My date wasn’t unattractive, but he certainly wasn’t what I’d called “movie star pretty.” We ordered drinks and I pointed out oysters were on the happy hour menu, as if I hadn’t checked the menu before heading out. This wasn’t a date from hell or anything, but I was not impressed. I was almost bored and had this feeling that he was continuously putting me down, forcing me to defend myself. He just didn’t make me feel great about who I was, and seemed very concerned with social status. He constantly tried to stereotype me and fit me into a box to group me into the type of person I was as if everyone can be so easily labeled. At one point he actually said, “You’re not as weird as I thought you were going to be.” I asked if that was a good or a bad thing. He said he was a little disappointed. I was a little insulted. An hour in I wanted a second drink, but didn’t get to voice that because he instantly told the waitress that we’d just have the check and informed me he had dinner plans with a friend next. I assumed it was another date. To top it off as I gathered my belongings, he also let me know that he had differing views about something I’m very passionate about. We agreed there wasn’t enough time to discuss it and I headed home.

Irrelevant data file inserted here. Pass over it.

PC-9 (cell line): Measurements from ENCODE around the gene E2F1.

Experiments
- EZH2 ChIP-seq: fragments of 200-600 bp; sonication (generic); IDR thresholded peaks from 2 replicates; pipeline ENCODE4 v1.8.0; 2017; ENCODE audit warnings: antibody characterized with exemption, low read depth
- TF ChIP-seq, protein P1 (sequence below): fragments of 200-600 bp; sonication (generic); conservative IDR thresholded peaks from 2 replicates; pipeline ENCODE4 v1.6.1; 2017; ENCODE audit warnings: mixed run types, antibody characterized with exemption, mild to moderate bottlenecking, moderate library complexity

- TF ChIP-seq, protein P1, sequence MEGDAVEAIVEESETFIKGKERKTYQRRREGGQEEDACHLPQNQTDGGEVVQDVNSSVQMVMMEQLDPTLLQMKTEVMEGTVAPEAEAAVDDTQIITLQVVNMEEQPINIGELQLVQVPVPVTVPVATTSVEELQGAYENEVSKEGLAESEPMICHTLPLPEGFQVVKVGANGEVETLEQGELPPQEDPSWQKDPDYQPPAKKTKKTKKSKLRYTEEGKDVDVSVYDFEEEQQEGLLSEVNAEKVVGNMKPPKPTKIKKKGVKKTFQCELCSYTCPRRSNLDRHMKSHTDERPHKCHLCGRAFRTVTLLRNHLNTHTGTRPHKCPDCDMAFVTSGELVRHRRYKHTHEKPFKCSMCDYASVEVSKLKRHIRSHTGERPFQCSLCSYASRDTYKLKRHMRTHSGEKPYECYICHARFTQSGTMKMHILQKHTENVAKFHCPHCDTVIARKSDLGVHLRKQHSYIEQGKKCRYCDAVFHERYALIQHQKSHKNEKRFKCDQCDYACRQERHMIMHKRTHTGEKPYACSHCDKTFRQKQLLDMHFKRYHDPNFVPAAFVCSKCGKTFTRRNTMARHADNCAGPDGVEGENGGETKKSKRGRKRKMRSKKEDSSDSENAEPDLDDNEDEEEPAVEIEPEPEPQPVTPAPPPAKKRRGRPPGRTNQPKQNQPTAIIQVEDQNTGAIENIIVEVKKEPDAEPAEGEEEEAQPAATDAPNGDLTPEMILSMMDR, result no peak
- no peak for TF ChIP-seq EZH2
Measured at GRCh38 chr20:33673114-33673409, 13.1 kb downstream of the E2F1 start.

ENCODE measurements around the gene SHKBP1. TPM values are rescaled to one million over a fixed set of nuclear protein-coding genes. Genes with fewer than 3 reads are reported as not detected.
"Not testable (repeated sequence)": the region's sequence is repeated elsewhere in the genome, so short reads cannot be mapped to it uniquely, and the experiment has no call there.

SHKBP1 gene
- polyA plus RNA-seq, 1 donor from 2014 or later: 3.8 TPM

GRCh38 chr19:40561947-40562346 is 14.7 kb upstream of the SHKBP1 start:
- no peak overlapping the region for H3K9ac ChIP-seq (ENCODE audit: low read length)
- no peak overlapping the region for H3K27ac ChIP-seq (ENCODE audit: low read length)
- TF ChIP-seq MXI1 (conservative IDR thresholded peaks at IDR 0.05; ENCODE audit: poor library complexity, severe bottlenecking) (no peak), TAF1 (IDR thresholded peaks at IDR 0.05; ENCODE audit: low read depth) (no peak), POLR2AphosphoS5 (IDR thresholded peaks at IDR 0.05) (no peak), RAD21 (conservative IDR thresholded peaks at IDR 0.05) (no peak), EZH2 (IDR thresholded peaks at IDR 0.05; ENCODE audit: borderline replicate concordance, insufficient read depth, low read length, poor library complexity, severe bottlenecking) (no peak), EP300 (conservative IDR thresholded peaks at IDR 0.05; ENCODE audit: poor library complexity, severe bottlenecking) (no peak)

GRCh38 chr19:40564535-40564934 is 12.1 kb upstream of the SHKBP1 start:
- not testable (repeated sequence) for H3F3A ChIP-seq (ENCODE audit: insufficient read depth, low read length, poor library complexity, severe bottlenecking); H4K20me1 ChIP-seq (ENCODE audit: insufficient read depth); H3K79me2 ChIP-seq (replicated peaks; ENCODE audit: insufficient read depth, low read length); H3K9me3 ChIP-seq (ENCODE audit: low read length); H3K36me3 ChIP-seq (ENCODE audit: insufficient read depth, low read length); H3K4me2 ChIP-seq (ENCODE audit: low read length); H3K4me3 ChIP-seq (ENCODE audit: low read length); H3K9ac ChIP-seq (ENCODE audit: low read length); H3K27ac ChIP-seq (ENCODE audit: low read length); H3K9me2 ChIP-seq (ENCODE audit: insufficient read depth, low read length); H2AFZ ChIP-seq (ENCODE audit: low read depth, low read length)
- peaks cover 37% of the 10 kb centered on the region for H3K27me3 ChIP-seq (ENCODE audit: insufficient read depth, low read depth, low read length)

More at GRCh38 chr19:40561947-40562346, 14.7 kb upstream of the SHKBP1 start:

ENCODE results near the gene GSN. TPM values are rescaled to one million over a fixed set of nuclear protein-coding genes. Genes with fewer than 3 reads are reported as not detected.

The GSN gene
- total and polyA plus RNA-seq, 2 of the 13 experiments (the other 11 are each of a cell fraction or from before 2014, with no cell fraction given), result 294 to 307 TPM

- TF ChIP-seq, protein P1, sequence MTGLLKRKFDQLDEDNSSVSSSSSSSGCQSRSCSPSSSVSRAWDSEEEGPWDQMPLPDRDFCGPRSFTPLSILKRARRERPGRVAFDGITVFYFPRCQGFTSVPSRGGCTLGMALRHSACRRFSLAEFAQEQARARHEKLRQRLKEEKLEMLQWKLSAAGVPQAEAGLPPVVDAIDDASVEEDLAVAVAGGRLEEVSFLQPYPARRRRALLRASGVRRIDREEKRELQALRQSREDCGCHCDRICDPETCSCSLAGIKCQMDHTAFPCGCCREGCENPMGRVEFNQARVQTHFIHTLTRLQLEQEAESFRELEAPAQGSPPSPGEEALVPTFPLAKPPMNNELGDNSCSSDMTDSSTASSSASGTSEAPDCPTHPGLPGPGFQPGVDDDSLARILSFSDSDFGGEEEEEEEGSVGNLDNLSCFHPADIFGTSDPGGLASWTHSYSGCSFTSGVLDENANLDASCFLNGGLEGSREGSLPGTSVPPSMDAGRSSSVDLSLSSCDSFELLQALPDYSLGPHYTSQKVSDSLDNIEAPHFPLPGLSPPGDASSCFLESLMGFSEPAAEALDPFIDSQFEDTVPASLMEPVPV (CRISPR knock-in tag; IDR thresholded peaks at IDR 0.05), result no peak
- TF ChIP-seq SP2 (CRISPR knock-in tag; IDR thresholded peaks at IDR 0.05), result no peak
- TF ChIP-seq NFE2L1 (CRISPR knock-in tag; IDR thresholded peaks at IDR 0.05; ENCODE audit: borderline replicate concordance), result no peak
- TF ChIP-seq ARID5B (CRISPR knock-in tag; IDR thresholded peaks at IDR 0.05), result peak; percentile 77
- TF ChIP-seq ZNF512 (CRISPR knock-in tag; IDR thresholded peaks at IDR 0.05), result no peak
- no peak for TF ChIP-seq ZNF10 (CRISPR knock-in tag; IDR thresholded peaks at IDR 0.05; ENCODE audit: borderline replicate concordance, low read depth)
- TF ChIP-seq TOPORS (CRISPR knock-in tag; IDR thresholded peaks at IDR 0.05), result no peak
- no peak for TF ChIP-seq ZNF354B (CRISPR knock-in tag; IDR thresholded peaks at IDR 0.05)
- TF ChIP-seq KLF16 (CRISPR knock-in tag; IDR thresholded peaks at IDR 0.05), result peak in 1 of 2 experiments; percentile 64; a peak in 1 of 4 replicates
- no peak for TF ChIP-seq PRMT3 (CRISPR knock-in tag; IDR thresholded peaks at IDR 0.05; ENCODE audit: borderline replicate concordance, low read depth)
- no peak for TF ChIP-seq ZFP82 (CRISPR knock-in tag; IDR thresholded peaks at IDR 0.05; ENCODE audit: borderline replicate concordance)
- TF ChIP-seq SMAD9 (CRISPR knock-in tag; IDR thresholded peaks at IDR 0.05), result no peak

I figured I’d never hear from him again. Clearly we didn’t click. He didn’t leave me feeling very positively about myself, and I’d been turned off by quite a few things he’d said about himself. The train ride home I decided to think of it as nothing more than free oysters and a free drink. I texted my hook-up buddy after months of silence; Busy. Then I came home to a text from the date asking me out to dinner next week. I wanted to text back that we didn’t click, but I hesitated and first checked my dating site inbox. Empty. Or at least empty of anyone I saw as a potential date. Then I googled the restaurant he suggested. Another fancy place I probably couldn’t afford. I’d never really dated for the dinners and drinks. It’s really never been my thing. But considering how poorly things have been going in my dating life, I figure it’s something to consider in the new year. Back to something being better than nothing. If I meet someone more interesting, I can cancel. If I’m not in the mood or my conscience is bothering me, I can cancel. Or on Saturday night I can just look at the menu online and debate how hungry or in the mood I am for a fancy meal. Women do this all the time. This date barely let the check hit the table before scooping it up and announcing he’d pay. Why not give it a shot? I can end this after one meal, just two dates in, right? All of these questions are being triggered because I find something unsettling about this, but considering my current path hasn’t lead me anywhere great yet, perhaps some actions unlike myself couldn’t hurt? Don’t worry, I’m already picking out the slightly less expensive dishes from the menu so the side of guilt served is a little smaller.